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ICHR delivered an intervention at the Durban Review Conference

Published in UN

ICHR delivered the following intervention at the Durban Review Conference:


Mr. President,

I thank you for allowing the delivery of this joint statement.  However, I speak with a heavy heart as it seems that many of the problems that occurred during the original Durban Conference have risen once more and will slow the progress towards the elimination of all forms of racism, racial discrimination, xenophobia and related intolerance, which is of course, why we are all here. 

If parties boycott this event then this group of NGO’s fails to see how correct dialogue and debate can take place.  This is a forum to achieve consensus and consensus can only be achieved when all parties are present; no matter how different their views may be.  We feel that the parties best equipped to respond to some of the more controversial statements made in this forum could have made a valid contribution to the debate had they remained in the room.

People without nationalities and without states, and particularly those under occupation, suffer disproportionately and while this is often attributed to the pursuit of power, land and resources it cannot happen without tacit acceptance of racism by states and by the implementation of racist, xenophobic and intolerant policies.  Those minorities are denied basic and fundamental rights as outlined in the Universal Declaration of Human Rights; and many have lived for generations under oppressive regimes that offer no legitimate chance for people to decide their own fate.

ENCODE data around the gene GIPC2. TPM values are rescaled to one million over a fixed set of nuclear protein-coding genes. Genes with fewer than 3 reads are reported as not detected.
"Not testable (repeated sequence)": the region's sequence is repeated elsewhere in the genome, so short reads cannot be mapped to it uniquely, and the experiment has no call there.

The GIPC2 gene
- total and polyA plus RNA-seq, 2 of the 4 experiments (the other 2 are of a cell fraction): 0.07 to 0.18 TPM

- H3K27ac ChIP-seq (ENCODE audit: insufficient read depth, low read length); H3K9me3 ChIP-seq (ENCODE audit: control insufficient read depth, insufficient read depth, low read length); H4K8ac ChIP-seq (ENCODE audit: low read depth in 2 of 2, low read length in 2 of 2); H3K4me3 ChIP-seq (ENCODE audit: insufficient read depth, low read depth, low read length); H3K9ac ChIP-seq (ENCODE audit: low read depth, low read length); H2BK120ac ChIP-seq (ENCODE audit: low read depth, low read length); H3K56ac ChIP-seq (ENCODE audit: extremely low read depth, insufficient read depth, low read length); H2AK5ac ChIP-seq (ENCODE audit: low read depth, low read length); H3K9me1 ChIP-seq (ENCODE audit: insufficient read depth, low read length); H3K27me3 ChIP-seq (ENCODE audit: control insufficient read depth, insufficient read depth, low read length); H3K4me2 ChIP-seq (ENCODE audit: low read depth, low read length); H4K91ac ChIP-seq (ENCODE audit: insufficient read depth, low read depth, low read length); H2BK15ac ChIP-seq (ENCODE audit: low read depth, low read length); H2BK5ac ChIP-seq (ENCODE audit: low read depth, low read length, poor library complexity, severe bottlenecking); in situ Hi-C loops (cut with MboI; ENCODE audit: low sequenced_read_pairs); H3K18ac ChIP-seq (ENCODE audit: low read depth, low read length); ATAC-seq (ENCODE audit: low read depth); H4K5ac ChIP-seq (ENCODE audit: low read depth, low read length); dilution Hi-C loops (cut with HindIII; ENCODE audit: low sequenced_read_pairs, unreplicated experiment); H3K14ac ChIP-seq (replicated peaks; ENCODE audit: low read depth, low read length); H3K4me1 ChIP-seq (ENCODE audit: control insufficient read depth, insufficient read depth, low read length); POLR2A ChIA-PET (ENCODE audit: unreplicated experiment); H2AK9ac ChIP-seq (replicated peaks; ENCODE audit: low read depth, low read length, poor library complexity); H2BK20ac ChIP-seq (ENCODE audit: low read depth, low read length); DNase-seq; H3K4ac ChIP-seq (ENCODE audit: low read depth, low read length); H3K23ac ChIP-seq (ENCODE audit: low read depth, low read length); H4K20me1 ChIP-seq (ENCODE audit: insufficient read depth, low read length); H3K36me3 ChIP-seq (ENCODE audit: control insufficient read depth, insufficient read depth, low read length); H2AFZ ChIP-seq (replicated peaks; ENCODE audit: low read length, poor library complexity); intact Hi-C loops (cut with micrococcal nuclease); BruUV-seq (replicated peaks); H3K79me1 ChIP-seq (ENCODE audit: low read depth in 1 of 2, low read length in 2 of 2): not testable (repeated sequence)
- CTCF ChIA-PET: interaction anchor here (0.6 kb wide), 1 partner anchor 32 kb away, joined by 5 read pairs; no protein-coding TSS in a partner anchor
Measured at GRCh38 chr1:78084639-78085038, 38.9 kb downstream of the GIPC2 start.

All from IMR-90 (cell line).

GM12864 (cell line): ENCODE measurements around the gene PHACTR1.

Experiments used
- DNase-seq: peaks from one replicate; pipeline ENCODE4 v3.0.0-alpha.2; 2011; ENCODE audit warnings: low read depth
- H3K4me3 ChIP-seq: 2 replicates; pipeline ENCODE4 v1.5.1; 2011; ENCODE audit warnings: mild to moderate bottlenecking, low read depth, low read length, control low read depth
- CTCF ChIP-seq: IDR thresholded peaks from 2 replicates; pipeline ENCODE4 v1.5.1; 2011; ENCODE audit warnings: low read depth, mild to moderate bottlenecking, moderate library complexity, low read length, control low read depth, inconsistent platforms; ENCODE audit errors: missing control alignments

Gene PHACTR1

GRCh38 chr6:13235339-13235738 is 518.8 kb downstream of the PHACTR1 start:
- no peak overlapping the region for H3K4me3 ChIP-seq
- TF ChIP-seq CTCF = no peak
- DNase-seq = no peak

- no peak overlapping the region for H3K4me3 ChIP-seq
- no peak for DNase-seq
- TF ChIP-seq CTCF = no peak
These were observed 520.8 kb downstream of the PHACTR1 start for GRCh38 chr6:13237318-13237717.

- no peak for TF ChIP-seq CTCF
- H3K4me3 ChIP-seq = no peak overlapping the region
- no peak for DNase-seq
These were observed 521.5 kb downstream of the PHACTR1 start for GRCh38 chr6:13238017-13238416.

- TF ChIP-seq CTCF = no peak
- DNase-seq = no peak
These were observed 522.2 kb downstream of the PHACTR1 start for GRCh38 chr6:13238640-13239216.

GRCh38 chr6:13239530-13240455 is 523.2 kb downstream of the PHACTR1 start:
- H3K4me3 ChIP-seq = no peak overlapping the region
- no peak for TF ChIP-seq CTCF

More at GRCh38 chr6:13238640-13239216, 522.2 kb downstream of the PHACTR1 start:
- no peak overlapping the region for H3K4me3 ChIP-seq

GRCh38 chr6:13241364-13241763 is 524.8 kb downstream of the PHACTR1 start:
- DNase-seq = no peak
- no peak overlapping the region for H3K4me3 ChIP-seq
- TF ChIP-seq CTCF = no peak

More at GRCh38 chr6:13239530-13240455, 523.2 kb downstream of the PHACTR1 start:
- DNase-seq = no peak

We feel strongly that any aim to eliminate racism, racial discrimination, xenophobia and related intolerance should include a stronger reference to the rights of those under occupation than that made in Paragraph 5.  Many peoples, particularly those of Indian Occupied Kashmir, are no closer to realising their right to self-determination than they were during the original Durban conference. It is for that reason that, while on the whole the document reasonably positive, we feel that those least able influence this document - those under occupation - have been denied the voice they so richly needed and deserved at this Durban Review Conference.

The Durban declaration makes it clear that racism and related forms of intolerance are among the root causes that result in the displaced people and eventual statelessness.  It is disheartening to see that, since the first Durban conference, it has become more difficult for those fleeing persecution to reach the places where it may be more readily available.  The more stringent immigration policies that states have introduced in recent years have made it considerably more difficult for those seeking refuge and asylum to find the peace they often so desperately need.

Mr. President I thank you.

Barrister A. Majid Tramboo, Chairman, ICHR


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